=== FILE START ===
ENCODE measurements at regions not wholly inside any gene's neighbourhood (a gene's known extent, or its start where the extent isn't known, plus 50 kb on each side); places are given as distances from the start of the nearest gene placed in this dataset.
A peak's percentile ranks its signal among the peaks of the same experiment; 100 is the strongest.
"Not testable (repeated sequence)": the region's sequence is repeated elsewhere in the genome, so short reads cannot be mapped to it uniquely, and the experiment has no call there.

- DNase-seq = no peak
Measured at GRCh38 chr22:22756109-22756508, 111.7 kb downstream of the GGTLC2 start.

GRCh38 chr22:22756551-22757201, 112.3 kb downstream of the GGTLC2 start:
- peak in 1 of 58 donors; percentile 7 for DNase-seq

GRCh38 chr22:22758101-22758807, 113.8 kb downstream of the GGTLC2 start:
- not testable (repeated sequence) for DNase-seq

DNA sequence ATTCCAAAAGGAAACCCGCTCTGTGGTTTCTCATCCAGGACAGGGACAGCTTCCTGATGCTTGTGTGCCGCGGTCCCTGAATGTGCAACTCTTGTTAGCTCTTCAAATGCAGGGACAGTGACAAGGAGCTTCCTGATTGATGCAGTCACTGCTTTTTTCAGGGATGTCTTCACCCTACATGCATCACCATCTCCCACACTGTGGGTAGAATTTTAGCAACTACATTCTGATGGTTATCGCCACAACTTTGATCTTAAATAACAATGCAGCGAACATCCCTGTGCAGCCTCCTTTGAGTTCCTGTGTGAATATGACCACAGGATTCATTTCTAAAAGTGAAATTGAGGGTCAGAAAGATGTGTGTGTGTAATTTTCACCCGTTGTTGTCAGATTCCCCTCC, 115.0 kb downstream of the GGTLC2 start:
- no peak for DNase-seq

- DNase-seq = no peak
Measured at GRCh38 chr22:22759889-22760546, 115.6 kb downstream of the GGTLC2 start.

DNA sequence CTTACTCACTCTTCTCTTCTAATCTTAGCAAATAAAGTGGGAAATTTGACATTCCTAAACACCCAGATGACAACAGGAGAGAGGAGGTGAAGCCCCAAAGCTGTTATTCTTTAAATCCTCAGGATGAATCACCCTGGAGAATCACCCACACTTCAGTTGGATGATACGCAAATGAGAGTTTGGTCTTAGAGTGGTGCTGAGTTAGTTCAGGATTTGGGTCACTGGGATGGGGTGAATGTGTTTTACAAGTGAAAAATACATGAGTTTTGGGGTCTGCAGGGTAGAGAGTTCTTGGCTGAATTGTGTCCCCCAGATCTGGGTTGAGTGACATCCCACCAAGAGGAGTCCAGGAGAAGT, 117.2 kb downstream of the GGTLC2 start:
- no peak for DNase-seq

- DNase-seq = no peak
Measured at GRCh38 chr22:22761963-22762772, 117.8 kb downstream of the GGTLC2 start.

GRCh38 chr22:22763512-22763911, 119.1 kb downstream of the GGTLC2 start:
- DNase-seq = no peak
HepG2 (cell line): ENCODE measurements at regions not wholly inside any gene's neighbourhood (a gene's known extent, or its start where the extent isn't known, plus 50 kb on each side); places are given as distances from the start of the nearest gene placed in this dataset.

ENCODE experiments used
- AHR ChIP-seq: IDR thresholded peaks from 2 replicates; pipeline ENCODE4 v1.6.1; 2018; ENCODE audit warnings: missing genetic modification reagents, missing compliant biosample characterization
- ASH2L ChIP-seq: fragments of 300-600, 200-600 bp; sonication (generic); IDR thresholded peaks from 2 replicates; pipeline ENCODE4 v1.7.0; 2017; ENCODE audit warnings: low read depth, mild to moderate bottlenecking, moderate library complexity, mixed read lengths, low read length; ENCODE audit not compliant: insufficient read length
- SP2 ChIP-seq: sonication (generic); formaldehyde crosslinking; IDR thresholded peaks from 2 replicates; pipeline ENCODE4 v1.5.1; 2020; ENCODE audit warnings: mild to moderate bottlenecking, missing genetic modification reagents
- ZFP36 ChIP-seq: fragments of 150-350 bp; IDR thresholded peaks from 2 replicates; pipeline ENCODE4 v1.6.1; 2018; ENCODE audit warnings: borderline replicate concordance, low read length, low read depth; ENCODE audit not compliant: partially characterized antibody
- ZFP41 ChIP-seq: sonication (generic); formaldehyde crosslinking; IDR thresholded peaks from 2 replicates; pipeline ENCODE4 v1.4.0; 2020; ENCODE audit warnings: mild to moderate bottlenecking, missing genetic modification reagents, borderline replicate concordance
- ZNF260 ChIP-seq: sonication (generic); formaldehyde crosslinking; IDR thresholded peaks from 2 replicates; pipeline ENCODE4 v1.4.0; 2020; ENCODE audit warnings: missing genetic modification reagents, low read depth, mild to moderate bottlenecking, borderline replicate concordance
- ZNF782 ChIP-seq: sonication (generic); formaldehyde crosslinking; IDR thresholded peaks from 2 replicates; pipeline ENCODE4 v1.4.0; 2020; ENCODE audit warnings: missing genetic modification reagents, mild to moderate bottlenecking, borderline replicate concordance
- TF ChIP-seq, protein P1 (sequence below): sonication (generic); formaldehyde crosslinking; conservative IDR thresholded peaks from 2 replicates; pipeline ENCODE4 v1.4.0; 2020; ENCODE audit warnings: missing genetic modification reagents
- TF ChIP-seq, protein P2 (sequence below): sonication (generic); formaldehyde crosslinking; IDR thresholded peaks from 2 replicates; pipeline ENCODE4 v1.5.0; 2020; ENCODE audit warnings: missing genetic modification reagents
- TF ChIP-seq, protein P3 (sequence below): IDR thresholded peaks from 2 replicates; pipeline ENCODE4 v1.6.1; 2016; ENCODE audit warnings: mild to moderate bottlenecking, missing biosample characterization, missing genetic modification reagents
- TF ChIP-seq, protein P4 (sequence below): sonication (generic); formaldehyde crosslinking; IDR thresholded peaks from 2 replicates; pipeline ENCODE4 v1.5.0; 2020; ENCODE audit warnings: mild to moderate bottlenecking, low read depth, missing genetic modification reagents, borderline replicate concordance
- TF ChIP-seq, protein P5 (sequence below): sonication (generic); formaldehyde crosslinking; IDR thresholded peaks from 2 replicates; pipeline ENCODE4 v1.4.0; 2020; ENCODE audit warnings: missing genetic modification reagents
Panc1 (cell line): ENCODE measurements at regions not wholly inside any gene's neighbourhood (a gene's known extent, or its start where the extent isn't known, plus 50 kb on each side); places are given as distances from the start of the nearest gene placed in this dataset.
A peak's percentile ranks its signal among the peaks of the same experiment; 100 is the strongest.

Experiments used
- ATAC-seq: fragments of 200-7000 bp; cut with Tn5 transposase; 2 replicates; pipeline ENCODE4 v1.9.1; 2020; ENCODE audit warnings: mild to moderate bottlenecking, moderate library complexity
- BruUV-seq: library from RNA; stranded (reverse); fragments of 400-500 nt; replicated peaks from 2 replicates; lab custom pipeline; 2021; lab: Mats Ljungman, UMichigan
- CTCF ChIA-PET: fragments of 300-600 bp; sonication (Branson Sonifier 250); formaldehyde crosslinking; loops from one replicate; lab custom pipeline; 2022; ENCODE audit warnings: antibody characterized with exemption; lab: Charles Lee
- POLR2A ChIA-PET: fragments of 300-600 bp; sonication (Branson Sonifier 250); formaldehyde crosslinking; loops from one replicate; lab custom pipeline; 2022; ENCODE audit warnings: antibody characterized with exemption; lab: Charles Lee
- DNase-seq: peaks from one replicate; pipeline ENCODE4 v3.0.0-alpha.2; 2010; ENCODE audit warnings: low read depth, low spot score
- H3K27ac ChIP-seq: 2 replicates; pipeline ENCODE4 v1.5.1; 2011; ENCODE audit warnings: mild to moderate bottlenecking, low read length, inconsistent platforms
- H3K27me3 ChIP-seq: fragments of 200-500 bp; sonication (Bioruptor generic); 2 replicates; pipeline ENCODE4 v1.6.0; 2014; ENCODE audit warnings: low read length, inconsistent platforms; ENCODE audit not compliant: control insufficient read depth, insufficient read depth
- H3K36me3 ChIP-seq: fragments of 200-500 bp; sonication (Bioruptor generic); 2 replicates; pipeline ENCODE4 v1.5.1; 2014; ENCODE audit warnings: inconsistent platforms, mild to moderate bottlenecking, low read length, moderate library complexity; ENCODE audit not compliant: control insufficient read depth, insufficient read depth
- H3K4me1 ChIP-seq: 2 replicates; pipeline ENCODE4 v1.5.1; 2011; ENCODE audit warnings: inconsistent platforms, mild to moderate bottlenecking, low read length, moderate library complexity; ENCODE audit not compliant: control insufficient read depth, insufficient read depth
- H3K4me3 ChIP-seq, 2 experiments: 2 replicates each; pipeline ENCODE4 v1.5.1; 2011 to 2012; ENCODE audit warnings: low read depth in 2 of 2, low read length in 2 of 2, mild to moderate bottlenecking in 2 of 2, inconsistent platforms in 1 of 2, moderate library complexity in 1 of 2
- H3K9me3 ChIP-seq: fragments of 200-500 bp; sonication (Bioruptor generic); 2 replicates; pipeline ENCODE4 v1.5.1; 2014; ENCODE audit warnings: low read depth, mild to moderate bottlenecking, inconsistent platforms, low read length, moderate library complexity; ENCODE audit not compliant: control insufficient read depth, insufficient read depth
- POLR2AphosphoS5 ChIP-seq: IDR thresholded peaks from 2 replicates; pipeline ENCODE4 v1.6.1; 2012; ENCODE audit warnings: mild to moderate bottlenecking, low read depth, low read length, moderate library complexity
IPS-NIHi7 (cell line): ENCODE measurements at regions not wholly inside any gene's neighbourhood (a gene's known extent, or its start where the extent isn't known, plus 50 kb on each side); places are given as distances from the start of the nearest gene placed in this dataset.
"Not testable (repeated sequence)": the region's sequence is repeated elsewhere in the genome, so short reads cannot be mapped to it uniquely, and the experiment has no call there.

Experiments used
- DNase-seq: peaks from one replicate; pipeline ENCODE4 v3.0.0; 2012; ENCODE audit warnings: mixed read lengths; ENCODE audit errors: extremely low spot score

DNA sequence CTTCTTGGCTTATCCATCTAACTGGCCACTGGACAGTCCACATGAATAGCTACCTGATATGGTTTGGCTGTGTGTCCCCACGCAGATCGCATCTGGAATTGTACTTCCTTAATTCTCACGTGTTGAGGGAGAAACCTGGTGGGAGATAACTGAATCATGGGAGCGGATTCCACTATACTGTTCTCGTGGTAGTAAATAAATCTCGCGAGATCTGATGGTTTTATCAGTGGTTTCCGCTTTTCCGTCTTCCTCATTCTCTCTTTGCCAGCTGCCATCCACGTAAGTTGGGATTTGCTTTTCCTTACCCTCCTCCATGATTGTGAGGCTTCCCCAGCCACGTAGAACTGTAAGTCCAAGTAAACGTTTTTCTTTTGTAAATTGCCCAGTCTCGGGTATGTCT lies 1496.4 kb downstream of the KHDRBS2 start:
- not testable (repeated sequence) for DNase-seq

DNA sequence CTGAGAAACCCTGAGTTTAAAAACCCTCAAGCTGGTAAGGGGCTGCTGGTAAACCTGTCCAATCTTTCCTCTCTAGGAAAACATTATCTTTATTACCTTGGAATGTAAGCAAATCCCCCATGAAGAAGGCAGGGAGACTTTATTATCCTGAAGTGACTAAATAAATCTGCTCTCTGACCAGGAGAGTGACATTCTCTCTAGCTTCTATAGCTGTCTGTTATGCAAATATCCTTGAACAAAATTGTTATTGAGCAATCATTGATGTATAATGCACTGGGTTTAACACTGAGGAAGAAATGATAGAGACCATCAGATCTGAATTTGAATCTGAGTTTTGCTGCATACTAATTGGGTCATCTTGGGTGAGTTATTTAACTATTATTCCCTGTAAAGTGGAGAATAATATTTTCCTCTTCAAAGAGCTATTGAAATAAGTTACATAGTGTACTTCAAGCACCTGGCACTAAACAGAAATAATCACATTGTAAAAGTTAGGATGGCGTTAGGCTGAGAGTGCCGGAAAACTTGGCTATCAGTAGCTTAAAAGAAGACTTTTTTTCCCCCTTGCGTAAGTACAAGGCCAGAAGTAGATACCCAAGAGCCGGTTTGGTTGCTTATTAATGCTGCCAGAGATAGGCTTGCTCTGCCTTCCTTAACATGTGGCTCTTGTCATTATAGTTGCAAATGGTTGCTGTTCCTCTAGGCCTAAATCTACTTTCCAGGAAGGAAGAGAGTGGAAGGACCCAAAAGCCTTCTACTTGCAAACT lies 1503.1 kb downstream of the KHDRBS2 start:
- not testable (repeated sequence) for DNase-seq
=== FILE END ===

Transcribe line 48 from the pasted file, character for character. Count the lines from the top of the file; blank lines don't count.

- POLR2AphosphoS5 ChIP-seq: IDR thresholded peaks from 2 replicates; pipeline ENCODE4 v1.6.1; 2012; ENCODE audit warnings: mild to moderate bottlenecking, low read depth, low read length, moderate library complexity